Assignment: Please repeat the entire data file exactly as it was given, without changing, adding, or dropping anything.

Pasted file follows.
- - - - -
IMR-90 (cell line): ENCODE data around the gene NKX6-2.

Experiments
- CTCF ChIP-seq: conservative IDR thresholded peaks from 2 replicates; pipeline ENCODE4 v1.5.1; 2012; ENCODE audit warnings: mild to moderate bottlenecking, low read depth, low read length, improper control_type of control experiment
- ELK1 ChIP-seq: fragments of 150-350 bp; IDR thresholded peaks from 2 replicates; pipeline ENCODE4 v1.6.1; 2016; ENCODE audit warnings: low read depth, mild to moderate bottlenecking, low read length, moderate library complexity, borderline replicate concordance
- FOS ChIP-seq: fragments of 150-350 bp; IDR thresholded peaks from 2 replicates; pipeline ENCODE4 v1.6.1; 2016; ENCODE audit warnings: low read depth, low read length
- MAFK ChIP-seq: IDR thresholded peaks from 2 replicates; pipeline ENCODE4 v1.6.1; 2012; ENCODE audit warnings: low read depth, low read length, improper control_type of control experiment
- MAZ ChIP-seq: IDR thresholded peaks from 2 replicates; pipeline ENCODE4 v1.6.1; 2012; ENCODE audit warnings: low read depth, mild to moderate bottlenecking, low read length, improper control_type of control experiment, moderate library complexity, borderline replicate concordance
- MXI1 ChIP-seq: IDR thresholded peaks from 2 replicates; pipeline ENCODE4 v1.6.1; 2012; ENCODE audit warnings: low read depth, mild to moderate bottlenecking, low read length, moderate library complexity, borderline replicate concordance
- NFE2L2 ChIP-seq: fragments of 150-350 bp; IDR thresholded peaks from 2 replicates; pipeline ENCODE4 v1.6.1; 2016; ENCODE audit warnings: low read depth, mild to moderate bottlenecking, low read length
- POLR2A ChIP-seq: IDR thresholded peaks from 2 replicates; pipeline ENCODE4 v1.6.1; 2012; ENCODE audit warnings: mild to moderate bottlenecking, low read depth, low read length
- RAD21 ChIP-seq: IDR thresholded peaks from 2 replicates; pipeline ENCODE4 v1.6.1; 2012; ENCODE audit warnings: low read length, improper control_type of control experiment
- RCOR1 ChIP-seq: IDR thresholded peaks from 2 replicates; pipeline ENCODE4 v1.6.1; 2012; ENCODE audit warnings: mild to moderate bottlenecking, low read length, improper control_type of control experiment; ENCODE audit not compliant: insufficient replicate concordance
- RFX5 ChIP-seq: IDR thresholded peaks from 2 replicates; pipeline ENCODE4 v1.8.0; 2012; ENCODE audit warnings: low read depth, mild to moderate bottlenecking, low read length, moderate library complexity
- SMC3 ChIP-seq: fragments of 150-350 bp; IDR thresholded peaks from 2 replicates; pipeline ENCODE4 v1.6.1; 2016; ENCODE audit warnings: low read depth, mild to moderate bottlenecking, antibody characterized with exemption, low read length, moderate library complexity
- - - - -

IMR-90 (cell line): ENCODE data around the gene NKX6-2.

Experiments
- CTCF ChIP-seq: conservative IDR thresholded peaks from 2 replicates; pipeline ENCODE4 v1.5.1; 2012; ENCODE audit warnings: mild to moderate bottlenecking, low read depth, low read length, improper control_type of control experiment
- ELK1 ChIP-seq: fragments of 150-350 bp; IDR thresholded peaks from 2 replicates; pipeline ENCODE4 v1.6.1; 2016; ENCODE audit warnings: low read depth, mild to moderate bottlenecking, low read length, moderate library complexity, borderline replicate concordance
- FOS ChIP-seq: fragments of 150-350 bp; IDR thresholded peaks from 2 replicates; pipeline ENCODE4 v1.6.1; 2016; ENCODE audit warnings: low read depth, low read length
- MAFK ChIP-seq: IDR thresholded peaks from 2 replicates; pipeline ENCODE4 v1.6.1; 2012; ENCODE audit warnings: low read depth, low read length, improper control_type of control experiment
- MAZ ChIP-seq: IDR thresholded peaks from 2 replicates; pipeline ENCODE4 v1.6.1; 2012; ENCODE audit warnings: low read depth, mild to moderate bottlenecking, low read length, improper control_type of control experiment, moderate library complexity, borderline replicate concordance
- MXI1 ChIP-seq: IDR thresholded peaks from 2 replicates; pipeline ENCODE4 v1.6.1; 2012; ENCODE audit warnings: low read depth, mild to moderate bottlenecking, low read length, moderate library complexity, borderline replicate concordance
- NFE2L2 ChIP-seq: fragments of 150-350 bp; IDR thresholded peaks from 2 replicates; pipeline ENCODE4 v1.6.1; 2016; ENCODE audit warnings: low read depth, mild to moderate bottlenecking, low read length
- POLR2A ChIP-seq: IDR thresholded peaks from 2 replicates; pipeline ENCODE4 v1.6.1; 2012; ENCODE audit warnings: mild to moderate bottlenecking, low read depth, low read length
- RAD21 ChIP-seq: IDR thresholded peaks from 2 replicates; pipeline ENCODE4 v1.6.1; 2012; ENCODE audit warnings: low read length, improper control_type of control experiment
- RCOR1 ChIP-seq: IDR thresholded peaks from 2 replicates; pipeline ENCODE4 v1.6.1; 2012; ENCODE audit warnings: mild to moderate bottlenecking, low read length, improper control_type of control experiment; ENCODE audit not compliant: insufficient replicate concordance
- RFX5 ChIP-seq: IDR thresholded peaks from 2 replicates; pipeline ENCODE4 v1.8.0; 2012; ENCODE audit warnings: low read depth, mild to moderate bottlenecking, low read length, moderate library complexity
- SMC3 ChIP-seq: fragments of 150-350 bp; IDR thresholded peaks from 2 replicates; pipeline ENCODE4 v1.6.1; 2016; ENCODE audit warnings: low read depth, mild to moderate bottlenecking, antibody characterized with exemption, low read length, moderate library complexity